Tom Cotton Calls out China over Uyghur Treatment, in Contrast to President Joe Biden

Sen. Tom Cotton (R-AR) speaks as Federal Reserve Chair Jerome Powell and Treasury Secretary Steven Mnuchin, not pictured, testify during a Senate Banking Committee hearing on Capitol Hill, on December 1, 2020 in Washington,DC. (Photo by Al Drago / POOL / AFP) (Photo by AL DRAGO/POOL/AFP via Getty Images)
AL DRAGO/POOL/AFP via Getty Images

Sen. Tom Cotton (R-AR) on Thursday called out China’s repressive treatment of its minority Uyghur population — a stark contrast to President Joe Biden’s remarks expressing sympathy for China on the issue earlier in the week.

Cotton, during remarks at a Reagan Institute event, recalled how in 2014, Chinese Communist Party Chairman Xi Jinping had traveled to China’s far-west Xinjiang Province to instruct his lieutenants on how to treat the religious and ethnic minority Uyghur population.

Cotton said Xi had called for an “all-out struggle against terrorism, infiltration, and domination,” that should be waged using the “organs of dictatorship” and should show “absolutely no mercy” to enemies of the Party.

“The world has now seen what [Chinese Communist Party] Chairman Xi [Jinping] meant by merciless dictatorship: the Uyghurs are victims of genocide on a sickening scale,” he said.

“If that’s what the Chinese Communist Party does to its own people, imagine what it’ll do to the rest of the world,” he added.

Cotton also said standing up for human rights has always been “fundamental to America’s foreign policy,” particularly against “Communists tyrannies, and recalled how much the Soviet Union hated when former Presidents Gerald Ford, Jimmy Carter, and Ronald Reagan would raise human rights at the beginning of bilateral conversations. He added:

Of course we should defend basic human liberty, which is good in and of itself in all places. But it also very important to our strategic competition with China, just as it was with the Soviet Union.

[…]

After the question of Taiwan, Communist Party leaders probably hate any question about Uyghurs, or Hong Kong, or Tibet, or Christian house churches more than anything else.

Cotton noted that China — on the day Biden was inaugurated — sanctioned former Trump administration officials who had raised human right issues, showing just how sensitive they were.

“We should raise those issues. Not only because it’s good and right in itself, but because it puts the Communist Party on its back foot where it belongs,” he added.

Cotton’s comments contrasted with Biden’s just two days earlier, during a CNN townhall.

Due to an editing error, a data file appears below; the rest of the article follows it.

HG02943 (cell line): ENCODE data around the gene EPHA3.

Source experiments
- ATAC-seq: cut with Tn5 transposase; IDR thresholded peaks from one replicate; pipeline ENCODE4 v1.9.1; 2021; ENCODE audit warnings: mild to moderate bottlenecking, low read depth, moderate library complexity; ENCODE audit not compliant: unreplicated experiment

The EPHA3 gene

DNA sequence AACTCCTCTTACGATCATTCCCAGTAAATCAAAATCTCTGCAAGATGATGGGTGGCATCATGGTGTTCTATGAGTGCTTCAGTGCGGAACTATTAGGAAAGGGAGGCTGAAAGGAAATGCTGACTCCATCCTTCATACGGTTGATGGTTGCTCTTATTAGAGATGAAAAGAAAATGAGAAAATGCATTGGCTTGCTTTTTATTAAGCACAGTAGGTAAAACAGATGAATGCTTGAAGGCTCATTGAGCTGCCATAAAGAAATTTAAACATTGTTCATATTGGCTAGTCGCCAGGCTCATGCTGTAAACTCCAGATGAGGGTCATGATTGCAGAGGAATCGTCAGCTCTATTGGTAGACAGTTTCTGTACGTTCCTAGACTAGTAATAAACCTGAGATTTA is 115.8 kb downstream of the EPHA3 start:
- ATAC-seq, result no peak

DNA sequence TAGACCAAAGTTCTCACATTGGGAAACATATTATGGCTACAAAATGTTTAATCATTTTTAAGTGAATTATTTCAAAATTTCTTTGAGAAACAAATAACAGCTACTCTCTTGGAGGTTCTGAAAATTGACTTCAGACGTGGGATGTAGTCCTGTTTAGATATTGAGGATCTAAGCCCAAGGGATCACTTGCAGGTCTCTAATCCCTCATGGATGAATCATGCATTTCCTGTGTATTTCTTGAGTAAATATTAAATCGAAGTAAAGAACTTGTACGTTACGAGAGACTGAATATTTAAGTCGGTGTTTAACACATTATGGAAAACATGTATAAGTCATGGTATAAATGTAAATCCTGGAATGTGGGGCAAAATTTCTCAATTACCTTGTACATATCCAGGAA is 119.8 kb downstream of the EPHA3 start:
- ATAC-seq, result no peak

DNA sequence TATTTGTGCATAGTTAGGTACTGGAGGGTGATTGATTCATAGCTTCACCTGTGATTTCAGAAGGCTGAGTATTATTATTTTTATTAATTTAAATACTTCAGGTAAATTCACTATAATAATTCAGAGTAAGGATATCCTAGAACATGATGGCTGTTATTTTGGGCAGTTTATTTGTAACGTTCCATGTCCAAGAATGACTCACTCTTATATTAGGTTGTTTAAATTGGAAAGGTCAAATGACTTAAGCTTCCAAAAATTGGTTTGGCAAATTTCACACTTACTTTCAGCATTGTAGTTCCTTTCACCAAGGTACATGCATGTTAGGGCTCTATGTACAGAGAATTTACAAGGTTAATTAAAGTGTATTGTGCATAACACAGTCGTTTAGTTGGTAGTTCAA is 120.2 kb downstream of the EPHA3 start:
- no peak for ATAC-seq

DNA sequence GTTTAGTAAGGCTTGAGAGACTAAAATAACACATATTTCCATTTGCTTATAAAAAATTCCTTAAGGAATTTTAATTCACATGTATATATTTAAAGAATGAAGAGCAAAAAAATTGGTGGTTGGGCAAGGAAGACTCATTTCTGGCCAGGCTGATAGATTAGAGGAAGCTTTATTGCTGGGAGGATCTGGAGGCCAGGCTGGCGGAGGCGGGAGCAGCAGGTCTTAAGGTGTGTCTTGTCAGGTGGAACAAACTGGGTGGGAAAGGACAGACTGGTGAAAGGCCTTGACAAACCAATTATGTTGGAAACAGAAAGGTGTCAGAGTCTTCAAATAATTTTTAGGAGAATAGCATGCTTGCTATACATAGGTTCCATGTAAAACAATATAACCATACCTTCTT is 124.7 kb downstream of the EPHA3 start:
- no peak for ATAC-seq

CNN Anchor Anderson Cooper brought up Biden’s recent call with Xi, which lasted for two hours, and asked him if he brought up the subject of Uyghurs.

Biden appeared to sympathize with Xi over its treatment of Uyghurs by saying China had “different norms”:

I talked about — I said — look, you know, Chinese leaders — if you know anything about Chinese history, it has always been — the time when China has been victimized by the outer world is when they haven’t been unified at home. So the central — to vastly overstate it — the central principle of Xi Jinping is that there must be a united, tightly controlled China. And he uses his rationale for the things he does based on that.

I point out to him: No American President can be sustained as a President if he doesn’t reflect the values of the United States. And so the idea I’m not going to speak out against what he’s doing in Hong Kong, what he’s doing with the Uyghurs in western mountains of China and Taiwan, trying to end the One China policy by making it forceful — I said — and by the — he said he — he gets it. Culturally, there are different norms that each country and they — their leaders — are expected to follow.

When Anderson pressed Biden further about whether the U.S. would impose repercussions on China, Biden responded that he would continue to speak about human rights issues, but that the repercussions might be that China would not “gain the confidence” from other countries to lead the world.

Well, there will be repercussions for China, and he knows that. What I’m doing is making clear that we, in fact, are going to continue to reassert our role as spokespersons for human rights at the U.N. and other — other agencies that have an impact on their attitude.

China is trying very hard to become the world leader and to get that moniker. And to be able to do that, they have to gain the confidence of other countries. And as long as they’re engaged in activity that is contrary to basic human rights, it’s going to be hard for them to do that.

Biden conceded his answer was not clearcut.

“But it’s much more complicated than that. I’m — I shouldn’t have tried to talk China policy in 10 minutes on television here,” he said.

Biden has been under pressure to show that his administration will be tough on China after appearing to dismiss the challenge it poses to America on the campaign trail. Biden famously said at one campaign event, “China is going to eat our lunch? C’mon man,” as Breitbart News reported.

Follow Breitbart News’s Kristina Wong on Twitter or on Facebook. 

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